(Yicai Global) Nov. 6 -- Since Kip S. Thorne won the Nobel prize in physics in 2017, the most apparent change in his everyday life is the number of emails he gets.
"Now I have become an expert of saying no," Thorne told in an interview with Yicai Global. "I must save time for my research."
Thorne, Rainer Weiss and Barry Barish won the SEK9 million (USD922,700) reward for the first historic observation of gravitational waves that were triggered by a merger of two black holes a billion light years away.
The group of three American scientists used the world's largest gravitational wave observatory called LIGO in 2015 for the experiment which confirmed an important prediction of Einstein's general theory of relativity.
LIGO is going through recalibration to double its detection range and increase such volume eightfold, Thorne said, adding that the upgrade will be finished in February next year.
The revamped LIGO will detect a collision between black holes and neutron stars more frequently and can even see the whirling of black holes in the process. This will help physicists to understand the physical laws of the core of a neutron star better, according to Thorne.
But the experiment requires a bit of luck. Stars explode on estimate every 50 years and humans need to observe 50 galaxies to find any signs of the aftermath of such supernova. "It's still myths. Computers are incapable of simulation and we haven't understood it," Thorne said.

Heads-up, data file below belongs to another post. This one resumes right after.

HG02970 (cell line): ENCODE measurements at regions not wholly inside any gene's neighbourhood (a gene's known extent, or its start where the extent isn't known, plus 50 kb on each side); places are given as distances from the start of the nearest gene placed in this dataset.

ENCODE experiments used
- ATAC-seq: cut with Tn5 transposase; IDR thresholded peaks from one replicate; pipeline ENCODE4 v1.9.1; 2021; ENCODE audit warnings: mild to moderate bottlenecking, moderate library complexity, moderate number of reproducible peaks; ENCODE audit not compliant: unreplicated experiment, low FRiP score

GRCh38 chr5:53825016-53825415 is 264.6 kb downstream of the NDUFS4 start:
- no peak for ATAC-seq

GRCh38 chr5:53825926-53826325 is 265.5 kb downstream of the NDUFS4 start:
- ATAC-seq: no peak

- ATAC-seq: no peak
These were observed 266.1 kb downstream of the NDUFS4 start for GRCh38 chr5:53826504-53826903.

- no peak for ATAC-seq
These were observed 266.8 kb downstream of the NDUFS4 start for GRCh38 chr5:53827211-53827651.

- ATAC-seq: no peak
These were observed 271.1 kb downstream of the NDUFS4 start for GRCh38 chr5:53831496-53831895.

The scientist mentioned China several times during the interview, highlighting the prospects in gravitational wave detection and the country's large astronomical telescope. China is advancing in astrophysics, he said.
China has many superb young theoretical physicists, he said, adding that after retiring from the California Institute of Technology, he was replaced by a young Chinese talent.
Before gravitational waves, the Nobel laureate focused on studying wormholes. The passage through space-time could become a way to time travel, Thorne said.
"We do not know whether wormholes can really exist in our universe. But it is fairly likely that the laws of physics will prevent them from being ever created. Or if it can be created though, the laws of physics will cause it to collapse, so nothing can travel through them," Thorne said.
Sci-fi With Stephen Hawking
Thorne's studies of shortcuts through the universe has led him to contribute to also popular science. The theoretical physicist helped Christopher Nolan to produce space movie Interstellar.
The film's special effects team spent more than a year in building a simulation of a black hole called Gargantua, and it became the first image of such cosmic body in accordance with Einstein's general theory of relativity.
"These people are talented, creative but they are not scientists. To work with them, to brainstorm and to use a new perspective which I did not possess is the happiest thing related to science fiction," he said. Sci-fi is a very important way to enlighten the public about scientific perspectives, he added.
Thorne was a good friend to Stephen Hawking, the late physicist, and the two even worked together to make a movie script. "I hope this sketch will be made into a movie in the future," Thorne said.
The two friends often placed wagers on scientific matters, such as if the Cygnus X-1 binary star system, found in 1971, was a black hole. Hawkings admitted his defeat in the 1990s and had to fulfill Thorne's wish with a 12-month subscription of porn magazine Penthouse.
Editor: Emmi Laine